Rain at Cattle Creek

Russell Drysdale

Rain at Cattle Creek by Russell Drysdale


Russell Drysdale
Rain at Cattle Creek
oil on canvas
100 x 75 cm

signed lower right: Russell Drysdale

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Mr & Mrs R.C. Crebbin, Sydney
Lauraine Diggins Fine Art, Melbourne
private collection, USA


Johnstone Gallery, Brisbane, 15 – 30 August 1967 (see Klepac, 1983, p.178)

Russell Drysdale Paintings 1940 -1972, S.H. Ervin Gallery, National Trust Centre, Sydney, 14 – 21 July 1985, cat. no. 48


Lou Klepac, Russell Drysdale, Bay Books, Sydney, 1983, plate 173, p.354

Art and Australia, Sydney, Ure Smith, 1967, 5/2, p.428

Further Information

One of Australia’s most important artists, Russell Drysdale exhibited widely both in Australia and overseas, including the Venice Biennale in 1954. He was knighted for his services to Australian art in 1969. His art was shaped by his experience of the Australian landscape and its people and he gained critical acclaim for his depictions of the ‘outback’, especially images of the tragic consequences of drought-stricken land. In the 1950s and 60s Drysdale often went on driving and camping expeditions across Northern and Western Australia.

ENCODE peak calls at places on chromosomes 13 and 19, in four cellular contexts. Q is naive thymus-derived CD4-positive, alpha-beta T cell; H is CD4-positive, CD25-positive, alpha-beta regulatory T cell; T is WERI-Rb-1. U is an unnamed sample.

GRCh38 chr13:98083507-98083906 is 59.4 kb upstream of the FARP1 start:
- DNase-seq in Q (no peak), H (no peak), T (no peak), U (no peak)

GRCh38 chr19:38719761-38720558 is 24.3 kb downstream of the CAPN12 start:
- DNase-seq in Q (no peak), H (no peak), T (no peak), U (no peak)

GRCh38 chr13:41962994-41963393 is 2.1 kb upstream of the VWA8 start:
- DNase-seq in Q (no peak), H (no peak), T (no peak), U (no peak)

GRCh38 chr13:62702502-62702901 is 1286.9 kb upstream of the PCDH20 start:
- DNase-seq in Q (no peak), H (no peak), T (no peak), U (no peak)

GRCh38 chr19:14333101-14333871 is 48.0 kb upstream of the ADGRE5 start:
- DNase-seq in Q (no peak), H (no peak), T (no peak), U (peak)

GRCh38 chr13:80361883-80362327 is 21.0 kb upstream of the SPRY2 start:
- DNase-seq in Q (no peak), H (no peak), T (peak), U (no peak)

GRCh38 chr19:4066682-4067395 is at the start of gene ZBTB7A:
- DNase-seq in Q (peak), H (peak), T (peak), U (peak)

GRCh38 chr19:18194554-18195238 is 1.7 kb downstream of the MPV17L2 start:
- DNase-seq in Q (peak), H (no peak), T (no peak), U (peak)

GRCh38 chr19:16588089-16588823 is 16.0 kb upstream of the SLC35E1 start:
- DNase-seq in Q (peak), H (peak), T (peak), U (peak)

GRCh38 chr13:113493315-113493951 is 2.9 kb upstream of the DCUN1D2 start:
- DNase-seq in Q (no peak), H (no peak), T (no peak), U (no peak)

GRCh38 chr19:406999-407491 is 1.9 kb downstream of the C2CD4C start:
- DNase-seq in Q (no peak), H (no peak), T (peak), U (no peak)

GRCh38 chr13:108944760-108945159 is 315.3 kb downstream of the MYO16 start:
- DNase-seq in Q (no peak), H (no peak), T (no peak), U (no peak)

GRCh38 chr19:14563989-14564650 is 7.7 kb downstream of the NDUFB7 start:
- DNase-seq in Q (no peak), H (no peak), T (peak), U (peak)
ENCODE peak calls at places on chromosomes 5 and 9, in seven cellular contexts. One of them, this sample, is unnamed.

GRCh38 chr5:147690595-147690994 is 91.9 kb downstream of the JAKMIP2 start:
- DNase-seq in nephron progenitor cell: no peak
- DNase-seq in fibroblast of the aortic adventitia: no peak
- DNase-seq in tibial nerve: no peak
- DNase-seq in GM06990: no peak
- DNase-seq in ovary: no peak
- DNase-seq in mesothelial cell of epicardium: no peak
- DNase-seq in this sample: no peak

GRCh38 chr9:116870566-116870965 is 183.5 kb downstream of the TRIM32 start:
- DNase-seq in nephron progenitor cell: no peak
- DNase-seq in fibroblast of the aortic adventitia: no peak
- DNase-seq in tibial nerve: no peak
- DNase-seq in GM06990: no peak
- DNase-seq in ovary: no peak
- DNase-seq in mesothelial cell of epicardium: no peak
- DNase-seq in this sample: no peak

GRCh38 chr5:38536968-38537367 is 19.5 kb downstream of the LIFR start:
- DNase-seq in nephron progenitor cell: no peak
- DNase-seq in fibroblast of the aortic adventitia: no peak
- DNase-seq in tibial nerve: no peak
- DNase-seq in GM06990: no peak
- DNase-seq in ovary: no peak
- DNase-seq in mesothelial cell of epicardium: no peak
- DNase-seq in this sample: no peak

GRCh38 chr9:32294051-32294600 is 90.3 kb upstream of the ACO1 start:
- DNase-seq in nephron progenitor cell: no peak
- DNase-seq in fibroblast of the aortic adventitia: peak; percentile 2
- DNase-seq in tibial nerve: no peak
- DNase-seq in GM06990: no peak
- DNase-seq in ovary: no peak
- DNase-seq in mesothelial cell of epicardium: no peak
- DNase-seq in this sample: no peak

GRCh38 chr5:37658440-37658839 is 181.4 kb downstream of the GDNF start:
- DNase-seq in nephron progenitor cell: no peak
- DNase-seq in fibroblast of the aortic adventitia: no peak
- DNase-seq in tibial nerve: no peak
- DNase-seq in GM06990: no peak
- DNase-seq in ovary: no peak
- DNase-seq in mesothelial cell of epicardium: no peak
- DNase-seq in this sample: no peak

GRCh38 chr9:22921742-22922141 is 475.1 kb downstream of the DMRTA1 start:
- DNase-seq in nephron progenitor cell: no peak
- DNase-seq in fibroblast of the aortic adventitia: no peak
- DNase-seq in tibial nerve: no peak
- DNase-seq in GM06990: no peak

Rain at Cattle Creek highlights Drysdale’s skill as both a draughtsman and a colourist and his ability to evoke an iconic sense of place – the Australian outback. His portraits often focus on an individual, sometimes characterised by a quiet strength and determination.


“People wonder about the people that I’ve painted – individuals, so-called characters… why I paint them and why I like painting them. This of course is part of one’s own life and one’s own early experiences. These were the people virtually that one grew up with. You can take your society people, beautiful they might be, to be they’re ephemeral people. These others aren’t. They just go on. They’re the kind of towers that reach out, the survival thing means something.”

(Russell Drysdale’s Australia, Ure Smith, 1974, p. 4)


“The point that people bring up about my paintings is that they depict a lone man in a landscape and therefore its lonely. Quite frankly, I don’t really mean to emphasize that there is a loneliness. You can delineate landscape, the bones of a landscape, and in this country this age-old thing is tremendously gripping, but if you really want to paint up a landscape that is deserted, then if you put somebody within it, you do two things. You point up the loneliness, not because it’s the man that is in the landscape but it’s because one man is there that the landscape is lonely, unpeopled. At the same time, secondly, you can try and point out that this is a man, just a man, unconquered by landscape, because man is a species like every other species on this earth and he is not alien to a landscape, otherwise he would have to live somewhere in outer space.”

(Russell Drysdale’s Australia, Ure Smith, 1974, p. 28)


Drysdale’s treatment of this subject reveal the poetic and spiritual qualities which still strongly influence the vision of outback Australia today.


© Lyn Clark